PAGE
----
CHENNAI: Australia have given India a run for their money over one-and-a-half months across formats. And now, as the tour comes to a close in Chennai with an ODI ‘final’, there’s no lack of context.
It’s a direct shootout and the Aussies have a chance to become the first team in five years to beat India in a home ODI series (India’s last loss coming against the Aussies in 2018-19). Given the fact that India and Australia will play the World Test Championship final in June and then there’s an ODI World Cup at the end of the year, there are definitely a few psychological points to be scored as well.
The Aussies, of course, are on a high after a rare 10-wicket mauling of the hosts in Vizag. They are unlikely to tinker much with the playing XI, even though David Warner batted for quite a while at the nets on Tuesday. But it’s difficult to see him playing the game ahead of Travis Head, unless of course, the visitors treat this game more as a scope for experiment than a ‘final’.
India, though, ruled out any experimentation. “There is no scope for experiments. Even in the last game, Axar Patel‘s inclusion as the third spinner (ahead of Shardul Thakur as the fourth pacer) wasn’t an experiment,” coach Rahul Dravid said. He understands the backlash that usually gets attached to a series loss at home and the coach isn’t in the mood to take chances.
Dealing with Starc
Prime on India’s agenda will be how to deal with left-arm paceman Mitchell Starc, who has taken eight wickets in the series so far and ran away with the second ODI. “The pitch in the first ODI was quite challenging, but the second definitely wasn’t a 117 all out track. This pitch looks good and even though Starc is bowling really well, we should be in a position to deal with him,” Dravid said.
For that to happen, the top-order has to find ways of surviving against the paceman. While Shubman Gill and Rohit Sharma have fallen to the ball leaving them, Virat Kohli and Surya Kumar Yadav are struggling against the incoming ball. “Surya fell to two good balls, we have to give him a little more time in ODIs,” Dravid said.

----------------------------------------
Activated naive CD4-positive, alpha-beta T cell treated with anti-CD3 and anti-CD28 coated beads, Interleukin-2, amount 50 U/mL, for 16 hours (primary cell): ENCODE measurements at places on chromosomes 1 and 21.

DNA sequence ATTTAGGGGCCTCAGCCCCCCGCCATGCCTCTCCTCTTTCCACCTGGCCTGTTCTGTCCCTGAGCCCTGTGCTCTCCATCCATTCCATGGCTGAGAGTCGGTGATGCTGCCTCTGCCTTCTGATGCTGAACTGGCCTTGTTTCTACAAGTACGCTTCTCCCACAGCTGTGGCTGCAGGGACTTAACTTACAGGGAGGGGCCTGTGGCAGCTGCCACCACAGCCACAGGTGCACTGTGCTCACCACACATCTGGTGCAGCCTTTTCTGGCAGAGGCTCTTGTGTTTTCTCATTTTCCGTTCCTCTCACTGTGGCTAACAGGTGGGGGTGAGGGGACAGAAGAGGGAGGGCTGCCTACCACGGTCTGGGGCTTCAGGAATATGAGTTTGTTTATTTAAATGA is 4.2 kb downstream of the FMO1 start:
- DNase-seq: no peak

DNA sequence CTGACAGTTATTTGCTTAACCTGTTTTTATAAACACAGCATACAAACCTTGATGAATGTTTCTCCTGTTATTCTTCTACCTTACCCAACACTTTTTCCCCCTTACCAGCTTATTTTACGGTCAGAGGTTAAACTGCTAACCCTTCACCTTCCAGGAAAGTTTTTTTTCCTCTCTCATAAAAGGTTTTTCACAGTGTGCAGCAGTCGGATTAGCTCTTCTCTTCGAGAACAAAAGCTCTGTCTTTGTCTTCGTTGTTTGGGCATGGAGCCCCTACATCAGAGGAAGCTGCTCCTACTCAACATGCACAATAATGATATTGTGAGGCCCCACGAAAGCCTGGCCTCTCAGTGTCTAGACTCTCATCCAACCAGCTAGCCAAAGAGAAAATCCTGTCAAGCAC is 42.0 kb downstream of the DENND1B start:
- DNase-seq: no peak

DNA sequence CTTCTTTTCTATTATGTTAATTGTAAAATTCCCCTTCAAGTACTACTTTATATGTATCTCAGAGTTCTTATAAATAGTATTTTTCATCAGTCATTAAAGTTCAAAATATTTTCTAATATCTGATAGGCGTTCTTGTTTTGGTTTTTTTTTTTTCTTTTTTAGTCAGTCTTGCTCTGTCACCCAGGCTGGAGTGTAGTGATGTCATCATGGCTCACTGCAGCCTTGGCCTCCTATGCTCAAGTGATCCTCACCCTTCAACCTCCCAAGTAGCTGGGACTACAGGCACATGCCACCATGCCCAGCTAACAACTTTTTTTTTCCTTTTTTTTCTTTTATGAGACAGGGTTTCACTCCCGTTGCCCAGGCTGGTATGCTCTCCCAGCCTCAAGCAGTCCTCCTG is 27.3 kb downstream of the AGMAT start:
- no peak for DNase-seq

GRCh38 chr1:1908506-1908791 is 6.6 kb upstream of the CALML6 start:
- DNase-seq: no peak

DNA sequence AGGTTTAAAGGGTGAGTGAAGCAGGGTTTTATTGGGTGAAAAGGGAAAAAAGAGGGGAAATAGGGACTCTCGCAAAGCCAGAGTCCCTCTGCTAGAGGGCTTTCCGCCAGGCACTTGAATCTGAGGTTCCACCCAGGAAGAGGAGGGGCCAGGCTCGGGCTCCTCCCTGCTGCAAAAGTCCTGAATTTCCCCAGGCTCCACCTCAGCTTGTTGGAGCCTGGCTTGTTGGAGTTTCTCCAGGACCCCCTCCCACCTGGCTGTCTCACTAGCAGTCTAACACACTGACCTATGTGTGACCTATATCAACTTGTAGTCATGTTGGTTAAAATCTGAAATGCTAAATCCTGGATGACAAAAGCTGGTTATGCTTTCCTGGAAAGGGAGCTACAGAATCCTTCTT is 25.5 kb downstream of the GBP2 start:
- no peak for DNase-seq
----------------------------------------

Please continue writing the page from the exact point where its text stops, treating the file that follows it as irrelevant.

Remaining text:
Stopping the Marsh assault
While Starc’s heroics have been the talk of the ODI series so far, Mitchell Marsh’s scintillating batting as an opener has gone a little under the radar. He smashed 81 off 65 balls in the first match and followed it up with a 66* off 36 balls in the second.
The allrounder, playing solely as a batsman in the series, has left the impression that he can run away with the game and India need to send him back early. Given the fact that the Chennai track can help spinners early on, it would be interesting to see if Rohit Sharma looks to use Ravindra Jadeja or Axar Patel against the right-hander early on.
Dew could be a factor
While the pitch doesn’t have much for pacers, one understands that the ball will tend to stop a bit as the game progresses. And then, the dew, too, could come into play. In that case, playing three spinners could just be a risky proposition.
Even though Dravid hinted that chinaman bowler Kuldeep Yadav would play if there are three spinners, Shardul as the fourth pacer could just be a safer bet. His CSK stint has given him a fair indication of the Chepauk conditions and his batting, too, can come in handy. The fact that Shardul has the ability to bowl the wide yorkers at the crunch could make him a viable option in a pressure game that India would absolutely hate to lose.